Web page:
However, additional research and clinical trials are needed to evaluate the efficacy of specific strains of bacteria, or a combination of strains, to “alter both the composition of the microbiome in a given disease state and whether or not clinical symptoms associated with the disease are also relieved,” Fraser says. This will help guide recommendations on dosage and who ultimately may benefit from probiotic treatment.

On the other hand, there’s insufficient evidence that probiotics can help treat Crohn’s disease, eczema, urinary tract infections, periodontal disease or allergies.

Should you take probiotics?

Scientists and physicians are optimistic about the future of “good” microbes. Many probiotic and microbial-based compounds are moving to the next stages of research and clinical trials. Researchers hope this will illuminate how gut microorganisms interact with specific diseases and medical conditions, yielding more-targeted and therapeutic probiotics. “We’ll see a new wave of probiotics coming out that can be used to treat disease” in the coming years, Kashyap predicts.

Until then, it’s anyone’s guess whether taking a daily dose of bacteria will help you.

Because probiotics are sold as food and dietary supplements, they aren’t subject to the same regulation that the Food and Drug Administration exercises over drugs. (Supplements don’t have to prove their effectiveness before being sold, though the FDA can intervene if problems are found once they are sold.) That means the products may not actually contain live bacteria or even the type and number of bacterial strains promised on the packaging.

“There’s no way to confirm what is listed on the box is what is in the box, that it’s safe and useful, and that it will help you,” Kashyap says. For example, an examination of 16 probiotic products in 2015 found that only one contained the bacterial strain listed on the label of every tested sample.

“Right now, we can’t predict who’s going to feel better and who’s not,” Kashyap says. Some people don’t feel any different when taking the supplement, while others say it’s made them healthier.

Take Sue Tate, for example. The 40-year-old pediatric intensive care nurse from Alexandria said she would experience a bad upper respiratory infection three or four times a year. Since she began taking a daily probiotic, she is rarely sick. Tate admits it’s hard to tell if the supplement alone is responsible for her improved condition or if it’s a combination of other factors. It’s also possible there’s a placebo effect at work too: If someone thinks they’re taking something beneficial, they sometimes feel better. But she’s sticking with her routine for now.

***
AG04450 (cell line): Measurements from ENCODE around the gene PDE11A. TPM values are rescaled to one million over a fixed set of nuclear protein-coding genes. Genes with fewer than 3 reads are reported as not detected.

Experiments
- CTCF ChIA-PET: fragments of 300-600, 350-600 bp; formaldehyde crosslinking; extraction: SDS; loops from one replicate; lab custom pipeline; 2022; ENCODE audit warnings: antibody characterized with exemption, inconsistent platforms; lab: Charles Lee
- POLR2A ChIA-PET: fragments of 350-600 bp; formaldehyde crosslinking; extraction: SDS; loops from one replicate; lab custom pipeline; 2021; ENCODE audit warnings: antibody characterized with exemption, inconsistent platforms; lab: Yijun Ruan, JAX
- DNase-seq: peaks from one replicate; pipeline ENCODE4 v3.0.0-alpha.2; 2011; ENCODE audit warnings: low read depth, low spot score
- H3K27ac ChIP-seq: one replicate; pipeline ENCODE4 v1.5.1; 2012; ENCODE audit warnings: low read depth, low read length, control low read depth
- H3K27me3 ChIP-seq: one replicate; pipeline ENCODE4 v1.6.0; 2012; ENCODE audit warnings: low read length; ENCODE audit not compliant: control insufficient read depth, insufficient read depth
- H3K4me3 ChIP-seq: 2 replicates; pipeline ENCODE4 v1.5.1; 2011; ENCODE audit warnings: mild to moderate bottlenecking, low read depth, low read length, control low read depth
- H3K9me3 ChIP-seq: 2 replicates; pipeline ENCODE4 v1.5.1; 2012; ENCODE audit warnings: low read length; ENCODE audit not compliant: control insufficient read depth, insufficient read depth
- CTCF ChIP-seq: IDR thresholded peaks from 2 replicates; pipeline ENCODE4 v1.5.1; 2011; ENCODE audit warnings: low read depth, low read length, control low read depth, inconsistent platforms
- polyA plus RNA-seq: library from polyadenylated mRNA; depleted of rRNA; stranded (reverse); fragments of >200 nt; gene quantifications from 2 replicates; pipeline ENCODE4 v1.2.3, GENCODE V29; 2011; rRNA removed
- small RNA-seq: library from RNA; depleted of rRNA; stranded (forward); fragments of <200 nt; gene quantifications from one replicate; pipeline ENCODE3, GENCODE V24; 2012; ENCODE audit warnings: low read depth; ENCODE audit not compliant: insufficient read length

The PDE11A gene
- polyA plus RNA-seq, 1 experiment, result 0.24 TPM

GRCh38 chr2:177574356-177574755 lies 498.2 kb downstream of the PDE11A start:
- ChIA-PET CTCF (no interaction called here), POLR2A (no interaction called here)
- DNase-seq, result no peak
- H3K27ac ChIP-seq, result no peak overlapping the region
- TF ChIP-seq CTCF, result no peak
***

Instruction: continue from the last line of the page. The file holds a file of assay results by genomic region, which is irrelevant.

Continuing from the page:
“If you feel better, you can continue taking them,” Kashyap says. Most probiotics are inexpensive, don’t require a prescription and aren’t likely to cause harm. But in general, he recommends holding off until the next generation of probiotics comes to market. In particular, if you have an immune deficiency or are sick, definitely steer clear. “Even healthy bacteria can be dangerous in these people,” he says.

If you want to nourish your gut, your best bet is to eat a healthy diet — a variety of vegetables, fruit and fiber. You can also include probiotic-rich food such as yogurt, kefir and miso. And, because antibiotics can wipe out the good bacteria in your microbiome along with the bad, those drugs should be used only when medically necessary.

[note note_color=”#e5fca8″]South African Regulations If a complementary medicine (which includes a health supplement) has not received registration with the MCC, the label must include a disclaimer stating: “This medicine has not been evaluated by the Medicines Control Council. The medicine is not intended to diagnose, treat, cure or prevent any disease.” A health supplement  means “any substance, extract or mixture of substances that – (a) may – (i) supplement the diet; ii) have a nutritional physiological effect, or (iii) include pre- and probiotics classified as schedule 0, and (b) are sold in pharmaceutical dosage forms not usually associated with a foodstuff and excludes injectables or substances in schedule 1 or higher”.[/note]